| FOR IMMEDIATE RELEASE
THURSDAY, SEPTEMBER 5, 2002
TDD (202) 514-1888
Department Urges FCC to Review Directory Listings Issues Carefully
WASHINGTON, D.C.-- The Department of Justice today recommended that the Federal Communications Commission (FCC) approve Verizon's application to provide long distance services in Virginia. At the same time, the Department urged the FCC to review issues raised by several competitive local exchange carriers regarding Verizon's provisioning of white pages directory listings.
"The available evidence suggests that generally, Verizon has succeeded in opening its local telecommunications markets in Virginia to competition," said Charles A. James, Assistant Attorney General in charge of the Department's Antitrust Division. "Competitors have made progress in penetrating the business and residential markets in Virginia." However, questions remain about Verizon's directory listings processes that merit close review by the FCC.
On the day of Verizon's filing of this application for long distance authority at the FCC, Verizon made improvements to a tool used in the process of editing directory listings. In its evaluation, the Department noted that, because of phone book publishing cycles, insufficient time had passed to determine the effectiveness of the improvements. The Department recognized that the FCC likely will have further information as its review of Verizon's application continues and will therefore be in a position to assess more completely Verizon's ability to provide white pages directory listings.
The Department provided its competitive analysis in an evaluation of Verizon's application to provide long distance services in Virginia under Section 271 of the Telecommunications Act of 1996.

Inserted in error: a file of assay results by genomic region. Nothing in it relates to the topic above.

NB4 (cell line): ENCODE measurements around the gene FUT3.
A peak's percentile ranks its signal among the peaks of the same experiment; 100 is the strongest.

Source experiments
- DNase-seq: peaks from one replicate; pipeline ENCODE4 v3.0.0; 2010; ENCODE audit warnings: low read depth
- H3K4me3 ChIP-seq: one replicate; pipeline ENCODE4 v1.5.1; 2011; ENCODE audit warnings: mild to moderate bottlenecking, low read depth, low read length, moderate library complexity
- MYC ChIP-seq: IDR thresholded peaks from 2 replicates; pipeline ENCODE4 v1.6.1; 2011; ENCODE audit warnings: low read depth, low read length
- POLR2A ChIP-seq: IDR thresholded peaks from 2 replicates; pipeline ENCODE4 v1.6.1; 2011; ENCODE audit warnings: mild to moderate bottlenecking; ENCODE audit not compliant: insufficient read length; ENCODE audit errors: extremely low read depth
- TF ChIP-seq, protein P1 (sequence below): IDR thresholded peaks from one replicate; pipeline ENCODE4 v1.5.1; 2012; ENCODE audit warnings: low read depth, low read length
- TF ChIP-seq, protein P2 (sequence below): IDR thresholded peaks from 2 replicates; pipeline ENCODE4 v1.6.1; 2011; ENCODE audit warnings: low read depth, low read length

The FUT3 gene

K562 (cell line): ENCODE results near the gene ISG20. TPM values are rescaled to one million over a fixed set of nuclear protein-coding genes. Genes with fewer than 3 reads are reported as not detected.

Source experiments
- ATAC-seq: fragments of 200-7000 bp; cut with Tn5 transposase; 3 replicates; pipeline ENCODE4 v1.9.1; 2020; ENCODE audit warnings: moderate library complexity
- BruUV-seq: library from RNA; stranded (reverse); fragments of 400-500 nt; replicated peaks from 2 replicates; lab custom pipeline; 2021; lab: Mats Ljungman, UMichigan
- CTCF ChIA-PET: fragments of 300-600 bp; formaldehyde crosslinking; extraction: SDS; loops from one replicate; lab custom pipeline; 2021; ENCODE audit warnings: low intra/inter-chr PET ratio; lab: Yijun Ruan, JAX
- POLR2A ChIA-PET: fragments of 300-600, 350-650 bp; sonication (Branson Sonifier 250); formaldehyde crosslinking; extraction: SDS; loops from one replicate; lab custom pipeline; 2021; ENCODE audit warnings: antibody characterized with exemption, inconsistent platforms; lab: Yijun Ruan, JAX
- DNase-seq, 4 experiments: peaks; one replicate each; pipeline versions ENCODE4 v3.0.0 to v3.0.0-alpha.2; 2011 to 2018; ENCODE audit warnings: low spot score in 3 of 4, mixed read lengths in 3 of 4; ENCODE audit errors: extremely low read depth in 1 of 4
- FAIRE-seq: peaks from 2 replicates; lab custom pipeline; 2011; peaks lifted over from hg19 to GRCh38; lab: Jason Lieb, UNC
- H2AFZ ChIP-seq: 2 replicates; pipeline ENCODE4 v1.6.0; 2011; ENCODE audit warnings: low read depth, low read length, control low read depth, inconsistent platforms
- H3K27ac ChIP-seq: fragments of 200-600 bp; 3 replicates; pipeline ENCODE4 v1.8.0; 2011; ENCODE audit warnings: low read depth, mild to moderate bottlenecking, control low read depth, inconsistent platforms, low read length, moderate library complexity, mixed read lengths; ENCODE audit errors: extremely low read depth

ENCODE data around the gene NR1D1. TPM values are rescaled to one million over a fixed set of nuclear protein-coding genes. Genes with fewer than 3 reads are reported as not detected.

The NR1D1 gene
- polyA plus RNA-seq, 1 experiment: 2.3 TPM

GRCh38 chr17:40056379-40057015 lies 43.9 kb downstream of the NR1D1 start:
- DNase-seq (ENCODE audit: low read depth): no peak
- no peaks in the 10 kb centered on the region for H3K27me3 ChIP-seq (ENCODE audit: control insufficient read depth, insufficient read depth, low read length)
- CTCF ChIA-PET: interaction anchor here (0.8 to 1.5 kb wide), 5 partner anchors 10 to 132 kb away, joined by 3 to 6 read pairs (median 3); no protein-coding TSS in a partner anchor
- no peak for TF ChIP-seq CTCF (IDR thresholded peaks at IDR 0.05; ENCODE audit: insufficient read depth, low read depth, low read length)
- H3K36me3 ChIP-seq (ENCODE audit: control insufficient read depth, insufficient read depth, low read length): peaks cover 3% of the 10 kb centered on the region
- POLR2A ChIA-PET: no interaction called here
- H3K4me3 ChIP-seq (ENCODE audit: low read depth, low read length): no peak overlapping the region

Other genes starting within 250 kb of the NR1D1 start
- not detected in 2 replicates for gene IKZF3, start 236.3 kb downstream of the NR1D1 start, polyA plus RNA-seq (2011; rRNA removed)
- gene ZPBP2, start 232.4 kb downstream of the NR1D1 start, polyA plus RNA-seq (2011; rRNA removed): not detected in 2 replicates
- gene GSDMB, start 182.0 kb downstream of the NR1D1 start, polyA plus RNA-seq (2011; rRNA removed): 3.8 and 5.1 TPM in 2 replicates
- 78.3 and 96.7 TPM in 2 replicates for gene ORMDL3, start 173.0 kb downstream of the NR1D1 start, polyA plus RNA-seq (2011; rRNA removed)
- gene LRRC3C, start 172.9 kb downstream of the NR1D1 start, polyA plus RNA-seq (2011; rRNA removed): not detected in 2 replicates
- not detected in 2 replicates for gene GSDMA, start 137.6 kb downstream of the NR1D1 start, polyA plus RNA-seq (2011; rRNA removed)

Since the break-up of the integrated Bell system as part of the AT&T divestiture, the independent Bell Operating Companies, or BOCs, have been barred from providing long distance services in their respective regions, first as part of the divestiture decree, and now under the terms of the Telecommunications Act. Under Section 271 of the Act, a BOC, such as Verizon, may not provide in-region long distance services until it demonstrates to the FCC that it has met a variety of legal requirements designed to open the local telecommunications markets in a particular state to competition.
In considering whether to approve a BOC's application for long distance authority in a particular state, the FCC must consult with the Department of Justice and give "substantial weight" to its assessment of competitive conditions and whether the BOC should be allowed to provide in-region long distance services.
Verizon filed its application with the FCC on August 1, 2002. Under the terms of the Act, the FCC must approve or deny the application within 90 days. A copy of the Department's evaluation will be available at: http://www.usdoj.gov/atr/public/comments/sec271/sec271.htm.